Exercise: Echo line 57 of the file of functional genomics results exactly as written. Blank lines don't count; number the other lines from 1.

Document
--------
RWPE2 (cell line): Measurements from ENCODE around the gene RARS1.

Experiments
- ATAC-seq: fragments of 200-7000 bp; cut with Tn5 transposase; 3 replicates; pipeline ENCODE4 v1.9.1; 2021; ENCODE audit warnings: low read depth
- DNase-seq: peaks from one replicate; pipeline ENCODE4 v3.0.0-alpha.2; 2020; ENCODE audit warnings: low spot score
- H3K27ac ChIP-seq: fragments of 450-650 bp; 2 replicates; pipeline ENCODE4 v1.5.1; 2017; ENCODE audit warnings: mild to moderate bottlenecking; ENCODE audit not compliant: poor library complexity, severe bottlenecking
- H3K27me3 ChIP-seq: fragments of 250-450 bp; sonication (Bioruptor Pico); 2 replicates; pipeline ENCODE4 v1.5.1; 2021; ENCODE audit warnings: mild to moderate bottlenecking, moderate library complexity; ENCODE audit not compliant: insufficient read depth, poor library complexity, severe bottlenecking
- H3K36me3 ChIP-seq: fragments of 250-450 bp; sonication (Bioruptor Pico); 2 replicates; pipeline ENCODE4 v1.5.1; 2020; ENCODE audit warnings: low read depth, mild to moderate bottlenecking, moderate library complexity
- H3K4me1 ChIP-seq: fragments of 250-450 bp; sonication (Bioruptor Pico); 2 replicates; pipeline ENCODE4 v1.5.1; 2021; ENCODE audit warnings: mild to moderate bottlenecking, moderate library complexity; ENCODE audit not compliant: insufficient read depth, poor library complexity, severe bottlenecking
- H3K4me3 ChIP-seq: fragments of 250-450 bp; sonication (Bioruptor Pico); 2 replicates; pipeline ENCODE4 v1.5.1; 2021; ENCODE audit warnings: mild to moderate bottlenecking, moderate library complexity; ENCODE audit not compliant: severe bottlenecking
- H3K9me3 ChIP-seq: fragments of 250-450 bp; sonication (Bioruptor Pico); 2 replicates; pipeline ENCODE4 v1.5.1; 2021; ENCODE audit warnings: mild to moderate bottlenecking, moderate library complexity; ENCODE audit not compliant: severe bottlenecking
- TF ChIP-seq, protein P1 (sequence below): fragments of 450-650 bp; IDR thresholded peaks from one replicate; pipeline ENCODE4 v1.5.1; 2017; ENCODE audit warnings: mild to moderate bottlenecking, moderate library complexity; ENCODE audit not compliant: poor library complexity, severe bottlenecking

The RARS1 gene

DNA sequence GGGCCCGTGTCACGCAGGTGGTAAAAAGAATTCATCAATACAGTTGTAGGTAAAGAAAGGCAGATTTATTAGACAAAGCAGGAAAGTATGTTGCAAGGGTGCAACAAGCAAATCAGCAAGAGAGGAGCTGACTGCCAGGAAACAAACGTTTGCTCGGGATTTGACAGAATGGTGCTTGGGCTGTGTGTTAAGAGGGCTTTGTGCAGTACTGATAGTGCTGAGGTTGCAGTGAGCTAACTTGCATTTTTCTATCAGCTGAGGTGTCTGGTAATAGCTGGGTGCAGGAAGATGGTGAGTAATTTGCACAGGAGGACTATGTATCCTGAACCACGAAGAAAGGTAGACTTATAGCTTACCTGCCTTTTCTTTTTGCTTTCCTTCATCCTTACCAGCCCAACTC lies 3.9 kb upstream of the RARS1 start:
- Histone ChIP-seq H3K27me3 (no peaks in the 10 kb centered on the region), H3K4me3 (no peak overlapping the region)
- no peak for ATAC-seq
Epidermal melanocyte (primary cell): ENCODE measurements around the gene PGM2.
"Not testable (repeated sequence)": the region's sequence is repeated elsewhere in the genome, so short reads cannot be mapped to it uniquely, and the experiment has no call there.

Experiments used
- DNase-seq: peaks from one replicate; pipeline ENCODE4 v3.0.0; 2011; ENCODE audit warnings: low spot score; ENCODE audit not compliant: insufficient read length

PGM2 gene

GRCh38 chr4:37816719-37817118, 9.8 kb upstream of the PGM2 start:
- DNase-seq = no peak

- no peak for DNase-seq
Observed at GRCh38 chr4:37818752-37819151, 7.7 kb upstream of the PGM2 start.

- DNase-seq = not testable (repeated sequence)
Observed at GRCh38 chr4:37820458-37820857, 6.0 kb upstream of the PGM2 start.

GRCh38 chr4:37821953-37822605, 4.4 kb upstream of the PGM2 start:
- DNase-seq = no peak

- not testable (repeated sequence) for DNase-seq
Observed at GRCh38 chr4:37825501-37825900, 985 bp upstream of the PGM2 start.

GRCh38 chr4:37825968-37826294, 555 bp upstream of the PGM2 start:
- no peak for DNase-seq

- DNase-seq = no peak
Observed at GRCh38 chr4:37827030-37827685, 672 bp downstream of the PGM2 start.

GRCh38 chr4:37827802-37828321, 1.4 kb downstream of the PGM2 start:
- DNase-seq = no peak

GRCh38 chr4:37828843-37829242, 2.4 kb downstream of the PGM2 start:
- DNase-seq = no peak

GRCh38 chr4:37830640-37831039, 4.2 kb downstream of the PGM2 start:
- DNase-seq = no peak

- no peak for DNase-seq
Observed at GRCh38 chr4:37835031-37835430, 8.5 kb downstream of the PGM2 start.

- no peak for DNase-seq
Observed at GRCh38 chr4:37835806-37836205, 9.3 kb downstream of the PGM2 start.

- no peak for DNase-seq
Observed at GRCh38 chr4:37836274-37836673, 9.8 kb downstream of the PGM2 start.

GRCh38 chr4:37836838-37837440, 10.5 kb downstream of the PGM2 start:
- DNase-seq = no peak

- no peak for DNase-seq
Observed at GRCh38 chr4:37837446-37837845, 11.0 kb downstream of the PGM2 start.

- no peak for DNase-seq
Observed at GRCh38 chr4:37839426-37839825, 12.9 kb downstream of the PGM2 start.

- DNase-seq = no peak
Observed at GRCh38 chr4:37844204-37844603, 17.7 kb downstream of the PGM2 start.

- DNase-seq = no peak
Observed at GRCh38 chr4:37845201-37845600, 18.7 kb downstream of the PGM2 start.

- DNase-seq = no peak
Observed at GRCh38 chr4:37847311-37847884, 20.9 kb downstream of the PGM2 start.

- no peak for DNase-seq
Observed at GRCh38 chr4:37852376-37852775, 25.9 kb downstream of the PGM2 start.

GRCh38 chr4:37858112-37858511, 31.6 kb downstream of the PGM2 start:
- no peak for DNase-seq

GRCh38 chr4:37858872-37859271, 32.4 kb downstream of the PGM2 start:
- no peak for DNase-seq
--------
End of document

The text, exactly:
- DNase-seq = no peak